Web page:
Treating Diabetes with Transplanted Cells

Seventy-five years ago the type of diabetes that affected children and
young adults was lethal. In the 1990\'s investigators found that a hormone, that
was produced in Islets of Langerhans, was not being produced in diabetes
patients. This hormone, called insulin, enables other cells to take up sugar
glucose from the blood for energy. Diabetes patients who were not making insulin
had glucose from food accumulating in the blood while other tissues were
starving. Their are two types of diabetes. Type 1 diabetes has ceased completely
from making insulin and the people who had this kind usually died. Type 2
diabetes still makes a little insulin so suffers of this type usually lived.
In the 1920\'s prospects for people who suffered from type 1 diabetes
increased when it was learned that insulin extracted from animals and placed in
humans could prevent death. Unfortunately, this is not a cure. Patients can get
potentially fatal diabetes-related disorders. These include blindness and, or
kidney failure. Atherososclerosis, numbness and pain in extremities caused by
narrowed vessicles, may also be a problem. These effects are caused because
insulin injections can\'t perfectly mimic naturally made insulin.
That\'s why a therapy that maintains glucose values within normal from
the begging is needed. An ideal treatment would be the implantation of islets.
This, in theory, would only have to be done once and would insure proper insulin
production. Successful grafts would also prevent diabete-related ills.
At Paul E. Lacy\'s lab, experiments have been done for twenty- five years
on such a process. At first they were just trying to understand the mechanics of
hormone secretion. To start this they needed a way to separate islet clusters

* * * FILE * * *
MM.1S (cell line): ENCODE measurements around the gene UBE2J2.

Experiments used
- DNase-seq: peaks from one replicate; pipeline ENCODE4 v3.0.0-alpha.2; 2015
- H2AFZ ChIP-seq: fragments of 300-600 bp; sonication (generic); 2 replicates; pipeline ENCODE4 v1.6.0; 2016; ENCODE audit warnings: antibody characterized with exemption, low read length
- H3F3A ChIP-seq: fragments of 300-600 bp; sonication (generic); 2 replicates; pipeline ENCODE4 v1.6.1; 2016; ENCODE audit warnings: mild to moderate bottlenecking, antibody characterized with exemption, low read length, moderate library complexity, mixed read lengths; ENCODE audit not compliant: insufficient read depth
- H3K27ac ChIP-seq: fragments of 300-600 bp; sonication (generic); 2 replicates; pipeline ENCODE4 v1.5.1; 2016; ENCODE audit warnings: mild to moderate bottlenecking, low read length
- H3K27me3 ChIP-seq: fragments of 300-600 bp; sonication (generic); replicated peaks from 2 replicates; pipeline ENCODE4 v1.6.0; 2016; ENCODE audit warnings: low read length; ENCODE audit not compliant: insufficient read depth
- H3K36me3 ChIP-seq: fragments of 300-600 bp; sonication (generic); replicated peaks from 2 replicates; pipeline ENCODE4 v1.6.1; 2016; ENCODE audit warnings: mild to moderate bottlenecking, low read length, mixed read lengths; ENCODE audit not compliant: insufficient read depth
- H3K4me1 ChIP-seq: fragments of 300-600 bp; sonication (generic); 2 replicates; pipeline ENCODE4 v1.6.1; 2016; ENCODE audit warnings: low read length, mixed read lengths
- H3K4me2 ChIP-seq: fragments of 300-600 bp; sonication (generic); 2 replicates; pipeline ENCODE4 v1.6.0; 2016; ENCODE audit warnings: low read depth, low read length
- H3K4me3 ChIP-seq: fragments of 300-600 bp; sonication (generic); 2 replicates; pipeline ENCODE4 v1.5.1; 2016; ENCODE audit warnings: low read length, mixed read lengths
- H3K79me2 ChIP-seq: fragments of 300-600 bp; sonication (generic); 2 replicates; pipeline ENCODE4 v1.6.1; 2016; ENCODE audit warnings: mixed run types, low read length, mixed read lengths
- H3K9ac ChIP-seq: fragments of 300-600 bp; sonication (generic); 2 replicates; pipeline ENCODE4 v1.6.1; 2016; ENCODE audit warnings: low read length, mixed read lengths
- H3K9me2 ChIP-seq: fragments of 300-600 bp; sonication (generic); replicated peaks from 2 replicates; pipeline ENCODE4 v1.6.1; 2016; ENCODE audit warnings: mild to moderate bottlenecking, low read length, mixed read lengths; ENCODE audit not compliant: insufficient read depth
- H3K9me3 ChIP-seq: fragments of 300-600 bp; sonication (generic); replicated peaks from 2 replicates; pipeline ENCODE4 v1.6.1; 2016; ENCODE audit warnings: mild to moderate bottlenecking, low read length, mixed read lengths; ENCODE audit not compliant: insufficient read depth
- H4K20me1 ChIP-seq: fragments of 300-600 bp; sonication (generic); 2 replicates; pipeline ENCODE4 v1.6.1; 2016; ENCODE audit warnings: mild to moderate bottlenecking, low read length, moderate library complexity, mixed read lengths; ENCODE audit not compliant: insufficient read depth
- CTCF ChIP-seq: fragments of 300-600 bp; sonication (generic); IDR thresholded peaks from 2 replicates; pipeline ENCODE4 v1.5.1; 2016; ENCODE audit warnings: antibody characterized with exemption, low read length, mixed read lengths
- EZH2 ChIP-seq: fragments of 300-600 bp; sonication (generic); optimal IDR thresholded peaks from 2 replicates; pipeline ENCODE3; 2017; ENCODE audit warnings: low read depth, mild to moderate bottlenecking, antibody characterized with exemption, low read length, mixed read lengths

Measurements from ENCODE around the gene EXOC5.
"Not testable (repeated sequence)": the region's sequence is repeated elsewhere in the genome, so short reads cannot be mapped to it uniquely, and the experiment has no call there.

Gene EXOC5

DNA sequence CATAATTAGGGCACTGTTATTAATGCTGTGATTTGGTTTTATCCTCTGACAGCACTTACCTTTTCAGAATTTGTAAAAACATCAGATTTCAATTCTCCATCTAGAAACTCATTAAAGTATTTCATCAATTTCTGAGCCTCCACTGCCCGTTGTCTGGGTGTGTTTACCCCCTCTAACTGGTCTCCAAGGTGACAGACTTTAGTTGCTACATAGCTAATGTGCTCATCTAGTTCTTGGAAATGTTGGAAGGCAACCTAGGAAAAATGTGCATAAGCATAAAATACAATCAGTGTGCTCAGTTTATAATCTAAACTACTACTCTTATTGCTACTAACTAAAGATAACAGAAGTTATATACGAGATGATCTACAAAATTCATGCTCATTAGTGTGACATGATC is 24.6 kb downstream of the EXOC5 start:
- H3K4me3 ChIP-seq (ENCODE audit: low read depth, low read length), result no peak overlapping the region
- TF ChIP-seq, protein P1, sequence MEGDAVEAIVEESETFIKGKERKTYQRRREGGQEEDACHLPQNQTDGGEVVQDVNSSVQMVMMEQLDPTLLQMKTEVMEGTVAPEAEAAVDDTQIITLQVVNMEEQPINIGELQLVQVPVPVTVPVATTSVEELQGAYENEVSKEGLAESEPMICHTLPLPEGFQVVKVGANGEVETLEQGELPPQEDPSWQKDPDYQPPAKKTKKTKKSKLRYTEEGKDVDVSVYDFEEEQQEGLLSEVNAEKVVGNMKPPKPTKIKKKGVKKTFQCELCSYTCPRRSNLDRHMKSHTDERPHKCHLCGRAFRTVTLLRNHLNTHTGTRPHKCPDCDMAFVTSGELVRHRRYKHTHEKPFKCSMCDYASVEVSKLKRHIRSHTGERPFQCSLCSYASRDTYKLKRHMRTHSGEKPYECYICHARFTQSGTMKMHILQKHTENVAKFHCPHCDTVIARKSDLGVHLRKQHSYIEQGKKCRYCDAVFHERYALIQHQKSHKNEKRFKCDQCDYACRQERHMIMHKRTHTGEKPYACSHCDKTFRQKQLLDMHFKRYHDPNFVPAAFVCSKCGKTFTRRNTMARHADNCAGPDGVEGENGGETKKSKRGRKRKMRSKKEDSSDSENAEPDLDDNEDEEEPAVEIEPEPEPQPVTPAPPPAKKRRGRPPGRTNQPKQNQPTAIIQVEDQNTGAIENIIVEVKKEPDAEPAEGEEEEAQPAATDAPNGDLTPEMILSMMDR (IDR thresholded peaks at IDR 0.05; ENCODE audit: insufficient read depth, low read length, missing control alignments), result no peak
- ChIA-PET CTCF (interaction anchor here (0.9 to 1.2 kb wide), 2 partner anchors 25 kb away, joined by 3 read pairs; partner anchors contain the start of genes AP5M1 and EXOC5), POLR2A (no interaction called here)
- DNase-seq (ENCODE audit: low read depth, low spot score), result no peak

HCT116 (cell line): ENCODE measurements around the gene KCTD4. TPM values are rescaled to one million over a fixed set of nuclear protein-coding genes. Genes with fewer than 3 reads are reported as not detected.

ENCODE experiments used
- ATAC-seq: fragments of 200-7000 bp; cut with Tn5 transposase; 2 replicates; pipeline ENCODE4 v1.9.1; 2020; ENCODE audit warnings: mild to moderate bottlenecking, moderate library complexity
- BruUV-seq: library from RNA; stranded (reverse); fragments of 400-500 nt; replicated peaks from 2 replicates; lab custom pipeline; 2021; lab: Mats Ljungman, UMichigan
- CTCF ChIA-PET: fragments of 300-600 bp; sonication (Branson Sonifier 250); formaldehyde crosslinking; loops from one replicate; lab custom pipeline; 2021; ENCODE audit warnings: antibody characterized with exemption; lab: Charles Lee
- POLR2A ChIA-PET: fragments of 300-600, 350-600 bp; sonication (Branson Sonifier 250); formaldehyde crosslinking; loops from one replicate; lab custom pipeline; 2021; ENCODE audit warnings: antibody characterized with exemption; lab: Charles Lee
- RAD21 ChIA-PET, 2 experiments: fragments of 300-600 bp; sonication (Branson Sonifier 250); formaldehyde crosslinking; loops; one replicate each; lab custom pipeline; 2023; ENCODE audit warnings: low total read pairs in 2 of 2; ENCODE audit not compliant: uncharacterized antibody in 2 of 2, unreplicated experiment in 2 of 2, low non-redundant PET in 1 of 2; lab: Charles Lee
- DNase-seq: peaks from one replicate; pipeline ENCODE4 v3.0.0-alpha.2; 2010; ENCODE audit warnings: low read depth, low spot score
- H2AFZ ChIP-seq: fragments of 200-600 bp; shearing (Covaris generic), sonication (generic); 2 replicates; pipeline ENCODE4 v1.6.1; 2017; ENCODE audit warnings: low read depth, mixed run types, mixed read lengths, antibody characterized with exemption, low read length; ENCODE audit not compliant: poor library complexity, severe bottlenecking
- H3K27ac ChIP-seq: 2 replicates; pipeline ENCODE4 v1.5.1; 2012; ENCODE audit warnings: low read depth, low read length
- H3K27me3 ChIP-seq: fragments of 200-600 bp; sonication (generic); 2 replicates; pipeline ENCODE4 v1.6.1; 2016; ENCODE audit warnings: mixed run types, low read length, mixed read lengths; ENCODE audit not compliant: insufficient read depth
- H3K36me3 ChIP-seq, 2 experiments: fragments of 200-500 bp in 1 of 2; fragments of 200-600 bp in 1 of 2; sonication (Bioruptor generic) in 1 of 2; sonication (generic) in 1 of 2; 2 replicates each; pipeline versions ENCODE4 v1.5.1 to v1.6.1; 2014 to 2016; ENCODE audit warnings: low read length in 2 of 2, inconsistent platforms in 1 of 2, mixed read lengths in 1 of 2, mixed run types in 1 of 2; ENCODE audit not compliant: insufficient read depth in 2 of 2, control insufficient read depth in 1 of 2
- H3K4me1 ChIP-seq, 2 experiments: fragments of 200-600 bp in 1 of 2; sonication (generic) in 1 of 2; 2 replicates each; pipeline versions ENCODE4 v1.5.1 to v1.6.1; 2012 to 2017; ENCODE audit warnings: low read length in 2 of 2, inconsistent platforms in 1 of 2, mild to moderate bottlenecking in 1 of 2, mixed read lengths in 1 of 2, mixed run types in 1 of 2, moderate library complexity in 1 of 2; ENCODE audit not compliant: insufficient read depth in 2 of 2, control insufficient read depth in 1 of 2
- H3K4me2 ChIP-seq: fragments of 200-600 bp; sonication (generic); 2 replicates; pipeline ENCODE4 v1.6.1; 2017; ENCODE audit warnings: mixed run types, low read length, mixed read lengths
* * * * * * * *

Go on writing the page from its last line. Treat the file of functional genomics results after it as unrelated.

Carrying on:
from the pancreas. These constitute only 2% of the entire pancreas, though, and
are scattered throughout it. In 1967 they found a solution and took the islets
from rats. These islets were transplanted in inbred rats to see if it would
control insulin production in diabetes patients. It was a success and kept blood
sugar levels normal. It even fixed early complications in the eyes and the
The next step was to test the process on humans. Unfortunately, the
process that was used to separate rat islets from the pancreas did not work on
humans. They had to find a new way to solve the problem. The problem took a few
years to solve but in the mid 1980\'s they finally found a semi-automatic method
to do it. This method managed to isolate 400,000 islets from the pancreas. It
would take just the amount they estimated to maintain the blood sugar level.
In 1986 the first experiment started. A lot of immune-suppresent drugs
are needed so the foreign tissue would not be rejected. These drugs are risky,
though, so the experiment was performed on patients who have had kidney
transplants and are already on these drugs. They decided that the best place to
place the islets was into the portal vein leading to the pancreas. This would
give the islets nourishment from the beginning and would be less risky than
placing them directly into the pancreas.
The results were encouraging. Subjects were given 400,000 islets and the
grafts worked. But it was not enough to stop insulin injection. Later when the
islets were increased to 800,000, the insulin injections were able to be stopped,
at least for a time. They also learned that the islets could be frozen and
stored. Since 1990 about 145 patients have had the process done. Most were
unable to control the blood sugar level. Strain on the islets may have been a
problem and in some cases enough probably weren\'t used.
Doctors are proposing to give these transplants with graphs even though
the results weren\'t perfect. The process is less costly and easier than complete
pancreas transplantation.
Many concepts have been considered though to solve the last part of the
problem. One is being looked into by Kevin J. Lafferty. That is, that if you
destroy passenger luekocytes, the tissue would not be rejected.This has been
attributed to the theory that it takes two signals for host white blood cells to
attack foreign agents. These two signals are sent by the passenger luekocytes.
Unfortunately, to destroy these luekocytes you also destroy the hormone-
producing cells. Joseph M. Davie has devised a culturing technique, though, that
kills the passenger luekocytes without hurting the hormone-producing cells. He
placed 1,500 treated islets from one rat strain to a portal vein of another.
There was no rejection! Unfortunately, the individual islets had to be treated
separately and so is not practical for